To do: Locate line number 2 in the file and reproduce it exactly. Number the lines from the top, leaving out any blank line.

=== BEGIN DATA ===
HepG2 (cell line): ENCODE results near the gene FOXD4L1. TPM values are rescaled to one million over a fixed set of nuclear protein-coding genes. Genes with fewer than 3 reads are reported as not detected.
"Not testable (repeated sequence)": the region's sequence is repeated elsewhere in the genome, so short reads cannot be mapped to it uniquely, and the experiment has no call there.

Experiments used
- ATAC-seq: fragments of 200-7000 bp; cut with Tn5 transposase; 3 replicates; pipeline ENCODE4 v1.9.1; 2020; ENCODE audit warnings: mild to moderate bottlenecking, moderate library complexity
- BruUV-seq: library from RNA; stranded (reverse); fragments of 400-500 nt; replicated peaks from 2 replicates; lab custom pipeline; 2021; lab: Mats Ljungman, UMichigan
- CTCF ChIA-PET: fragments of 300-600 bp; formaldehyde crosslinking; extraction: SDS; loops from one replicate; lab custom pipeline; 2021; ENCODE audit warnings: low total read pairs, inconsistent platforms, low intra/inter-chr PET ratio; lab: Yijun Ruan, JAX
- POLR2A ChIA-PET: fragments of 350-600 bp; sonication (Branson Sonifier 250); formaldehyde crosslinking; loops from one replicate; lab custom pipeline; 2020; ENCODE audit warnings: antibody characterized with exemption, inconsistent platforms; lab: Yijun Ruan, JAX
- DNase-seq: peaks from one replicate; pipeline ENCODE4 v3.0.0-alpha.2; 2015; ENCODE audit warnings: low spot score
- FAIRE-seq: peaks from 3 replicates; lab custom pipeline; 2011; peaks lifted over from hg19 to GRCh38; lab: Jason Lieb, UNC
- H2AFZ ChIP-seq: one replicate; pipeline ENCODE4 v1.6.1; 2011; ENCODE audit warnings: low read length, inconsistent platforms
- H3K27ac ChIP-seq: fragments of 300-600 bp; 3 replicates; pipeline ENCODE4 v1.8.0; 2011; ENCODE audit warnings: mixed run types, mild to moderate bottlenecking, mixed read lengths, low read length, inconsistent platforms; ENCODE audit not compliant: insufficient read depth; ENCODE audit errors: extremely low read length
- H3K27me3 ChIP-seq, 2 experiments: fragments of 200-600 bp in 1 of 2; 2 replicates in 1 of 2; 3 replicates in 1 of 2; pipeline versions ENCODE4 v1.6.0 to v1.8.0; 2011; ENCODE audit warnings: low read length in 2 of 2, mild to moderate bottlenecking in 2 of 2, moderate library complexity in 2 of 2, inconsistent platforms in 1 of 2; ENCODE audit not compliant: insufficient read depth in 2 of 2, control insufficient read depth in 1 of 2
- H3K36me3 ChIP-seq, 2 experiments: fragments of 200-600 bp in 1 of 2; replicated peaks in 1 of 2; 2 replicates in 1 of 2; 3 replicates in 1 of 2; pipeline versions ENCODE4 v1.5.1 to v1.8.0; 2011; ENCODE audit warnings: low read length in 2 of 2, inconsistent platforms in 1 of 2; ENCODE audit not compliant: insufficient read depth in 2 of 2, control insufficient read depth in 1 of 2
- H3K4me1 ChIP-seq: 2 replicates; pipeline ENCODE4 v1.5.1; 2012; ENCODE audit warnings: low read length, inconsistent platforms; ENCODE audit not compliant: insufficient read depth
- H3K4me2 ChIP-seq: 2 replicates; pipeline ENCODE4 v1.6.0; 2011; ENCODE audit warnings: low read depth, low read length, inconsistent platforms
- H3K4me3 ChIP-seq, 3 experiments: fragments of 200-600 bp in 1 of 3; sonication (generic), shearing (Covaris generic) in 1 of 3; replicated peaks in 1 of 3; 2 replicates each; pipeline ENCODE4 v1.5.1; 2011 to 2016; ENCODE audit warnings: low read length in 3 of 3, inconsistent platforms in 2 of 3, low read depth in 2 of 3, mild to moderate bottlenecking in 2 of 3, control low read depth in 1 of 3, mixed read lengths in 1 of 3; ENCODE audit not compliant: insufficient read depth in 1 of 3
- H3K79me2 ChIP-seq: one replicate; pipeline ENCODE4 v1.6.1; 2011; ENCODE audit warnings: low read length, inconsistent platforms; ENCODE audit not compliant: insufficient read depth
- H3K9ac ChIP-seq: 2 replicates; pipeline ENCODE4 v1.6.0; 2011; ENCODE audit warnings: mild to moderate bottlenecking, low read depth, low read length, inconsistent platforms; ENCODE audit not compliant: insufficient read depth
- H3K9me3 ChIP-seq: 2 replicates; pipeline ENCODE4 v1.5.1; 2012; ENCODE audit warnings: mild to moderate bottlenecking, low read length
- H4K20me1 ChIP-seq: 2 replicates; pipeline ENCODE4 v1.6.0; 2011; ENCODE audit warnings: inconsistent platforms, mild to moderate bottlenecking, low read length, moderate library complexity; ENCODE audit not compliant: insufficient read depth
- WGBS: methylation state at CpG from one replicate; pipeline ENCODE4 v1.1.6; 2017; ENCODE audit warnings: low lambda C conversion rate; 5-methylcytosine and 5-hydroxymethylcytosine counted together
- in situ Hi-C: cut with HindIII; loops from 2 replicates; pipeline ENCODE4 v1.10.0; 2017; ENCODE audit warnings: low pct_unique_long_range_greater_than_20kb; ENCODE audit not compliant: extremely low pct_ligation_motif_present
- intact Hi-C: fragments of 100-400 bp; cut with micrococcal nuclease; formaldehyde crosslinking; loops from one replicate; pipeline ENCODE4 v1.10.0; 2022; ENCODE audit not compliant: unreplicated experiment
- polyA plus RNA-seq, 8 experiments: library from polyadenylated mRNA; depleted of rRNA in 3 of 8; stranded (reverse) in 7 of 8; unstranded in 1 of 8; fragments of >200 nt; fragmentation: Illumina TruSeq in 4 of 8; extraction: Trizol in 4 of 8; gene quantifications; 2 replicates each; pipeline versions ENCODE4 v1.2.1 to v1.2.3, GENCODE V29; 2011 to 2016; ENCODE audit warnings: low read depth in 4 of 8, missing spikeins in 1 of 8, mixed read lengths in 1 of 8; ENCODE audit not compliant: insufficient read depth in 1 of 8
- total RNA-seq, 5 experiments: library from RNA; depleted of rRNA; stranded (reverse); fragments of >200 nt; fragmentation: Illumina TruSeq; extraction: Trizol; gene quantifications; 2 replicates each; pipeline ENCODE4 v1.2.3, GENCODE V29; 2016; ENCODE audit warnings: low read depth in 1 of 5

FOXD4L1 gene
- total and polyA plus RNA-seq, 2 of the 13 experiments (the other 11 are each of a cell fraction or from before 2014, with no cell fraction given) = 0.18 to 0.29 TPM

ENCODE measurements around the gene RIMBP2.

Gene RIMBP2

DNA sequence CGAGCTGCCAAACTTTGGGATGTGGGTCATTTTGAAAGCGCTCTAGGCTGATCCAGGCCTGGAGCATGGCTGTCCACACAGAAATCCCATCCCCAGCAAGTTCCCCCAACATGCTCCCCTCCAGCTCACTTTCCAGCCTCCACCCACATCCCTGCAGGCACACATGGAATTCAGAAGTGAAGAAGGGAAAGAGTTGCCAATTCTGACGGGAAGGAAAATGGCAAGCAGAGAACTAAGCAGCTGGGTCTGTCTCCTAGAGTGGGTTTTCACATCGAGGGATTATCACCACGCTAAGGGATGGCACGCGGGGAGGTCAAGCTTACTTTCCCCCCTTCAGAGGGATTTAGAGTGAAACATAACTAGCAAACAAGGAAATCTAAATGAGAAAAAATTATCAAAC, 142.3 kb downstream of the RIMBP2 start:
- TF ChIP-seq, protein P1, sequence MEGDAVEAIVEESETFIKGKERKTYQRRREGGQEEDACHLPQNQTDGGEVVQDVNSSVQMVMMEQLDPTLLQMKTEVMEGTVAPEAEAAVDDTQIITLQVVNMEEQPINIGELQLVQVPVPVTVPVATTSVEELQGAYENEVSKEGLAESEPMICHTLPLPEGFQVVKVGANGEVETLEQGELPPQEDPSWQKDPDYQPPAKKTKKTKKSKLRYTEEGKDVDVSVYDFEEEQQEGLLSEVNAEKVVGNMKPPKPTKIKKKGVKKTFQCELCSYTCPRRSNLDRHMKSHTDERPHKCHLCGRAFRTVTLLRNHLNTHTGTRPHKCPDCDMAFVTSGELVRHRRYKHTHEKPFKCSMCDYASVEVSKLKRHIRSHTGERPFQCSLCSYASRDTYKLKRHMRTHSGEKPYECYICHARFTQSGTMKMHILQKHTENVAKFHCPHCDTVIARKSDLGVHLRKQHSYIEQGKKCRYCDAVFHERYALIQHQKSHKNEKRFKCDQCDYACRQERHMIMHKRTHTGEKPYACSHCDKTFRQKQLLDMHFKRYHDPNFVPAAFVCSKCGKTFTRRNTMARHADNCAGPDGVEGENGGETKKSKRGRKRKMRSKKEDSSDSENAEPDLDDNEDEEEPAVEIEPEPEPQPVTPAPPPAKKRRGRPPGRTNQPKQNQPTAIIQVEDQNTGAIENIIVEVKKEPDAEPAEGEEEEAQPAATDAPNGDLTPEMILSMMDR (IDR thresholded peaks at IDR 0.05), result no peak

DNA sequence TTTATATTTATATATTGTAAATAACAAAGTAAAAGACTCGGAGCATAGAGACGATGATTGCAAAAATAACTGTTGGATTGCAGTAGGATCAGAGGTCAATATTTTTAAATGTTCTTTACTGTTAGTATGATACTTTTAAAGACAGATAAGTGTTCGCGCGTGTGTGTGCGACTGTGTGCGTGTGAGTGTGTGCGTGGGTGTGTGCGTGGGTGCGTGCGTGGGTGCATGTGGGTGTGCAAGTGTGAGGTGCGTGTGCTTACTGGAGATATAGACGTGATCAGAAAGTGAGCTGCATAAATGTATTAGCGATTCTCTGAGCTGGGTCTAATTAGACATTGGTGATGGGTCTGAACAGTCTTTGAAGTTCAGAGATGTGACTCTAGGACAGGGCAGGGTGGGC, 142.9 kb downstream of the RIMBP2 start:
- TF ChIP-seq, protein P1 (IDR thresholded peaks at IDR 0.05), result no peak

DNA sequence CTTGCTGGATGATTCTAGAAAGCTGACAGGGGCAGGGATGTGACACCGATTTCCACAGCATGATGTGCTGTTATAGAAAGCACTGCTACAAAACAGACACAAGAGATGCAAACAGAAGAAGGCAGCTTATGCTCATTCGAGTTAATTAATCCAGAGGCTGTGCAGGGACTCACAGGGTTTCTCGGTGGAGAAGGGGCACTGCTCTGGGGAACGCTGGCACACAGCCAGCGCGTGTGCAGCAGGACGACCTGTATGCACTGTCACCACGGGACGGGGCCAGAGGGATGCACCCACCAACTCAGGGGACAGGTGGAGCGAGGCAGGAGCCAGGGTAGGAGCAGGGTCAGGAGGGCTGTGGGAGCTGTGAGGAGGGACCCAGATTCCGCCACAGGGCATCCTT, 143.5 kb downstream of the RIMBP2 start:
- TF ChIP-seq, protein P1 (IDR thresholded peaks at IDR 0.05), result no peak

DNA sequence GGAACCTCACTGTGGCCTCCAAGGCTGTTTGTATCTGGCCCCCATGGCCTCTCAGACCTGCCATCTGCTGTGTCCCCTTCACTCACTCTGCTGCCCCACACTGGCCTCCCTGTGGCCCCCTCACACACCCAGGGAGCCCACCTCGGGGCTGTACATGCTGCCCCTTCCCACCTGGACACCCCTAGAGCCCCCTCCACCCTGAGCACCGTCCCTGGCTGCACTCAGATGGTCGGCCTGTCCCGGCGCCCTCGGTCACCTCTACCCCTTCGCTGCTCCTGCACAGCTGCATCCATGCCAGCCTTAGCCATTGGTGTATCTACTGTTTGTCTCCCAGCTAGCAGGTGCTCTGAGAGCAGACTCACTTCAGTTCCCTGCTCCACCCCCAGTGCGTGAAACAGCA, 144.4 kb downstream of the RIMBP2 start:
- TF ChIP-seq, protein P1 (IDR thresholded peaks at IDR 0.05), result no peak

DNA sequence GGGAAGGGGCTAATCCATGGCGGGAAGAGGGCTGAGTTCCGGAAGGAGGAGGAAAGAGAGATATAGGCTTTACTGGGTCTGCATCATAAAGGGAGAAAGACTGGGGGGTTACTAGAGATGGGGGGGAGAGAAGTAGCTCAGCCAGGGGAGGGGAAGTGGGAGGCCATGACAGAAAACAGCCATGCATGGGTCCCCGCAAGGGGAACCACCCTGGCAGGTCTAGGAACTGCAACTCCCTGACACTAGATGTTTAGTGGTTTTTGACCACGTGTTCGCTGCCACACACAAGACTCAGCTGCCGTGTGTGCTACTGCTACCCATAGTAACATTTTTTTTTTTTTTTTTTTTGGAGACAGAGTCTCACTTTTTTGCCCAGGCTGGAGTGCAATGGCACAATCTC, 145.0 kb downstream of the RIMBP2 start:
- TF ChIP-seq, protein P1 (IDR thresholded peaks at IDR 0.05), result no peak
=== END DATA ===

"Not testable (repeated sequence)": the region's sequence is repeated elsewhere in the genome, so short reads cannot be mapped to it uniquely, and the experiment has no call there.